JP Morgan blockchain spinoff hits 480,000 transactions per second
Kadena wants its blockchain network to become the new hub for decentralized finance.
- Kadena, blockchain network initially developed by JP Morgan, has doubled in size and is now capable of 480,000 transactions per second.
- Kadena claims it has achieved a high transaction speed by doubling the number of “braided chains” on its network to 20.
- Blockchain networks like Kadena, Algorand, R3’s Corda, Polkadot and Blockstack have Ethereum as a common rival, whose slow yet popular network will increase in speed upon the launch of Ethereum 2.0.
Kadena, the network developed by JP Morgan’s in-house blockchain lab, has doubled in size and is now capable of 480,000 transactions per second, according to an announcement today from its team. Ethereum, by comparison, supports about 14 transactions per second in its current iteration and the network, by far the most popular for decentralized applications (dapp), is struggling to support the traffic.
The Kadena blockchain, which has since spun out of JP Morgan to become its own entity, relies on the same proof-of-work mechanism as Ethereum, where computers duke it out to mine blocks using their processing power. But Kadena said that it has solved the scaling issue that prevents proof-of-work blockchains like Ethereum and Bitcoin from supporting limitless traffic.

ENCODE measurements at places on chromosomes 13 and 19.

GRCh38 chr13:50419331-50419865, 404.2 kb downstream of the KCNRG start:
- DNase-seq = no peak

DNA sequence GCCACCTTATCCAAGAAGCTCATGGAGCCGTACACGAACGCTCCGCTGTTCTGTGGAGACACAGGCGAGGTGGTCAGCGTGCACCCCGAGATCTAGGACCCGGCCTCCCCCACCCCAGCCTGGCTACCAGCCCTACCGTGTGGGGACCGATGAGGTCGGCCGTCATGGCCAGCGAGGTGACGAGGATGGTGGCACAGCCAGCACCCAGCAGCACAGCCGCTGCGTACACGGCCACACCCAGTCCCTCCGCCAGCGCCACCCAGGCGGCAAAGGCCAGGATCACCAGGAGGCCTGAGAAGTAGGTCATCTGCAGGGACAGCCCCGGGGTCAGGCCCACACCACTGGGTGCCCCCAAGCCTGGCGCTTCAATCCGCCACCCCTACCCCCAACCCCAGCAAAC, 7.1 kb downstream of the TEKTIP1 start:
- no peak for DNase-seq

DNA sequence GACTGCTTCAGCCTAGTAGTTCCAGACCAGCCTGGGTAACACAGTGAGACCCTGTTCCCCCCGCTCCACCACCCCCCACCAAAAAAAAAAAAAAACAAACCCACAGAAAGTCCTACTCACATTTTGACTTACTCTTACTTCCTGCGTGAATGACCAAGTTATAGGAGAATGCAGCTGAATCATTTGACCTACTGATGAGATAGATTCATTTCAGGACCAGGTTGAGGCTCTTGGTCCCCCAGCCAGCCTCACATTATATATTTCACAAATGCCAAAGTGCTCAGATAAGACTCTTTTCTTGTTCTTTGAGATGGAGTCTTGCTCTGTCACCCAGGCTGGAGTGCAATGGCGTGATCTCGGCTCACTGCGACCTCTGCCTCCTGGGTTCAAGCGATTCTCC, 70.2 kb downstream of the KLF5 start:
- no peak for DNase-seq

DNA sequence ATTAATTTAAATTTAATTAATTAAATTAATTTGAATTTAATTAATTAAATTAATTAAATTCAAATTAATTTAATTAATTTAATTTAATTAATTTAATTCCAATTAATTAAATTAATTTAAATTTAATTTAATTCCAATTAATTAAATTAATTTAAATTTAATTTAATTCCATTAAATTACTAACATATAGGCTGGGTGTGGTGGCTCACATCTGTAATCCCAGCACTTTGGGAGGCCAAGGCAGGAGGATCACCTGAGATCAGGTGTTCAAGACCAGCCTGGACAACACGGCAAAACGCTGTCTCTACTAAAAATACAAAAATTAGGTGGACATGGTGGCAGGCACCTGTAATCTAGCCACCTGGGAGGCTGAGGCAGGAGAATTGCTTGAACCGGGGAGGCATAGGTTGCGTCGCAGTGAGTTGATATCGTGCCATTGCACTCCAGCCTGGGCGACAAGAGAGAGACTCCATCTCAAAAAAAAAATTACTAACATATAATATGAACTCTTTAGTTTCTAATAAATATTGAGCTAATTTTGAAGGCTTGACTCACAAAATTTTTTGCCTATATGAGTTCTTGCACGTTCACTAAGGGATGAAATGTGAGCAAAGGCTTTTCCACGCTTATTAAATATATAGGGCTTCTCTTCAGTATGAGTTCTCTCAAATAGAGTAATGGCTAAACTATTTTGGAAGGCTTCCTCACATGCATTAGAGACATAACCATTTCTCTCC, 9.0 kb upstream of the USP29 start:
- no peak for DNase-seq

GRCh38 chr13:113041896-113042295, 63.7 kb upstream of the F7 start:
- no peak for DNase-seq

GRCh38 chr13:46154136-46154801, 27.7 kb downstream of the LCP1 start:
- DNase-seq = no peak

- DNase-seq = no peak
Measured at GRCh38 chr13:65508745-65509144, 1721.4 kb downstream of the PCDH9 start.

The network has achieved its high transaction speed by doubling the number of “braided chains” on its network to 20. This refers to the interconnectedness of the Kadena network. The team claims that it could one day reach 1,000 chains, or “an ever-increasing number of chains.”
“Launching Kadena, and now expanding to 20 chains, proves that we can scale a layer-1 blockchain to the point where digital assets can go mainstream,” said Kadena Co-Founder and CEO Will Martino, in a statement.
Kadena also claims to be “the fastest blockchain platform in the world," which is a claim it shares with many other blockchain networks.
Kadena joins dozens of blockchain networks, among them Algorand, R3’s Corda, Polkadot and Blockstack, that promise high throughput and low transaction fees. One blockchain network, Tectum, claims it can process more than 1 million transactions per second.
Their common rival is Ethereum, whose sluggish yet popular network will increase in speed upon the launch of Ethereum 2.0, the long-anticipated update to the Ethereum network, expected for release later this year or in early 2021.
Vitalik Buterin, co-founder of Ethereum, said last month that Ethereum 2.0 would support 2,000-3,000 transactions per second at launch, then 100,000 about a year later.
ETH2 scaling for data will be available *before* ETH2 scaling for general computation. This implies that rollups will be the dominant scaling paradigm for at least a couple of years: first ~2-3k TPS with eth1 as data layer, then ~100k TPS with eth2 (phase 1). Adjust accordingly.
— vitalik.eth (@VitalikButerin) June 30, 2020
The winner of the pack will attract retail and institutional applications, as well as decentralized finance, the booming industry with over $6 billion worth of crypto locked into it—the lion’s share on Ethereum.
Kadena also announced that it has made Kadena Kuro, a private version of the Kadena blockchain, free of charge and open source.
Article produced by Robert Stevens